In Michigan, agriculture is about a $3 billion annual industry.
50% of which comes from livestock. The principal crops are
corn, soybeans, and hay. About 4% of the state's farm acres is
irrigated. If climate warms, corn yields are projected to remain
unchanged or could decrease by up to 34%.  Soybean yields could
either decrease or increase, and hay yields could remain un-
changed or decrease by 17%. Acres farmed could remain
unchanged, and farm income could decrease by 10-40%. Irrigated
acreage could increase. This could further increase the demands
for available water, and water quality could be further degraded.


A rise in water temperatures in the Great Lakes would reduce the
size of favorable habitat for trout, whitefish, and other coldwater
fish species. If groundwater-fed streams experienced an increase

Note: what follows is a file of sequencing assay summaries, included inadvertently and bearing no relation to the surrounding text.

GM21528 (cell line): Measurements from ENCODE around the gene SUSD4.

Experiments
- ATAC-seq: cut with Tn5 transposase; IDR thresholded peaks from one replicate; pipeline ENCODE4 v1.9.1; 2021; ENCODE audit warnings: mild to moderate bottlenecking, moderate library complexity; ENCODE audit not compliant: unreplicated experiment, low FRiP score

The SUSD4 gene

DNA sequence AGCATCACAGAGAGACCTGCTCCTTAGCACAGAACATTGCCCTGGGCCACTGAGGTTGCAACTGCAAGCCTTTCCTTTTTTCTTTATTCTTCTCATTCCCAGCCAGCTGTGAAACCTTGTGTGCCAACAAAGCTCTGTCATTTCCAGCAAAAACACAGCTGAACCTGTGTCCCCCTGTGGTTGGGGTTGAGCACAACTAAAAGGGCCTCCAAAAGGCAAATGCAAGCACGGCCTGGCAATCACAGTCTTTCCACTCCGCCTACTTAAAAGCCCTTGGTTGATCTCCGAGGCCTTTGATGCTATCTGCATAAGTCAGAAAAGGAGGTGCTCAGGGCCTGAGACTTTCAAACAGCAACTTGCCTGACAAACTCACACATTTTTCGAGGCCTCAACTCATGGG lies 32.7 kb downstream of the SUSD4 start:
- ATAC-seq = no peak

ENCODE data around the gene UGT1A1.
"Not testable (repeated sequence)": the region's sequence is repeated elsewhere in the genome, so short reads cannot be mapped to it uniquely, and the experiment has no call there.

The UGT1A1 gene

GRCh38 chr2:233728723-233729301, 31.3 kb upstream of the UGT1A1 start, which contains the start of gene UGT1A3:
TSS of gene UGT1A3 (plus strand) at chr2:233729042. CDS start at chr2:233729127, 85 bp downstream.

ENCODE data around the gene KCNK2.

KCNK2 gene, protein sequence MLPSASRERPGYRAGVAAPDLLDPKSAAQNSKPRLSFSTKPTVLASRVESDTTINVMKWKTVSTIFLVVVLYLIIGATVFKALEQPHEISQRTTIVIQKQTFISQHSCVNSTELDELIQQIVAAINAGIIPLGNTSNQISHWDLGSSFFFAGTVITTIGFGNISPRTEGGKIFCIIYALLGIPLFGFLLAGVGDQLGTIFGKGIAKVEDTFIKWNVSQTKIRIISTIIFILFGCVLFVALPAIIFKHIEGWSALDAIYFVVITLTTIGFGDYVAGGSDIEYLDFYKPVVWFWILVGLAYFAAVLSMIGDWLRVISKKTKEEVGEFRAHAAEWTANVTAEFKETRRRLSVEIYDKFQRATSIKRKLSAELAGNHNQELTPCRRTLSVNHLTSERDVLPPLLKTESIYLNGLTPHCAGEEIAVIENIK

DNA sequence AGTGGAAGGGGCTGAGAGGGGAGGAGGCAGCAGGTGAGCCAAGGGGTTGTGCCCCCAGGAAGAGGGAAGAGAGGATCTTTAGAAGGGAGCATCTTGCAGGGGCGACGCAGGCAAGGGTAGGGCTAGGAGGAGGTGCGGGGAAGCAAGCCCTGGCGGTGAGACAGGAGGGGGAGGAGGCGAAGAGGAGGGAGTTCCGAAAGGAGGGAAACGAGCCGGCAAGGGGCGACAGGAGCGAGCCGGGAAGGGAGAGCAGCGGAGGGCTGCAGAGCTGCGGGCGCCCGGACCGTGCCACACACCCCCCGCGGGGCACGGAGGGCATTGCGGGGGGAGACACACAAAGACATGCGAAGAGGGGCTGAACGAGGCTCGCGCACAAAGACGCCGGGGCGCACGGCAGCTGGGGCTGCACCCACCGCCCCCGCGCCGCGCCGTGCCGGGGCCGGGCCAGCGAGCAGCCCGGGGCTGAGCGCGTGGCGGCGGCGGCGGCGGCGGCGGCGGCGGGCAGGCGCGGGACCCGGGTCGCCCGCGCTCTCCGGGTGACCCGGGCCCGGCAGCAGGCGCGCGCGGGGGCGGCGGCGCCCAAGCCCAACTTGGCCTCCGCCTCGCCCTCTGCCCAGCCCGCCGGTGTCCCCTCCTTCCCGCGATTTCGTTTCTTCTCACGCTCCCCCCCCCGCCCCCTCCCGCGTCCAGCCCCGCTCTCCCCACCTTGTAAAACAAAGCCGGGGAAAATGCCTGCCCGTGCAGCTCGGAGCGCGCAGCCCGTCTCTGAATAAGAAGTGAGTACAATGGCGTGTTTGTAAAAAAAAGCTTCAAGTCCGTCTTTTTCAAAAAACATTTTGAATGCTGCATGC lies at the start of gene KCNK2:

in temperature, brook trout could lose all their habitat, and brown
and rainbow trout could lose most of their habitat. Warm water
fish, both native and introduced, could experience longer growing
seasons and flourish in a warmer climate.

The well-known Kirtland's warbler breeds only in the jack pine
forests of northern lower Michigan. Because the jack pines may
not survive in Michigan if the climate warms, the existence of the
Kirtland's warbler could be threatened.
                                                              For further information about the potential impacts of climate
                                                              change, contact the Climate and Policy Assessment Division
                                                              (2174), U.S. EPA,  401 M Street SW, Washington, DC 20460.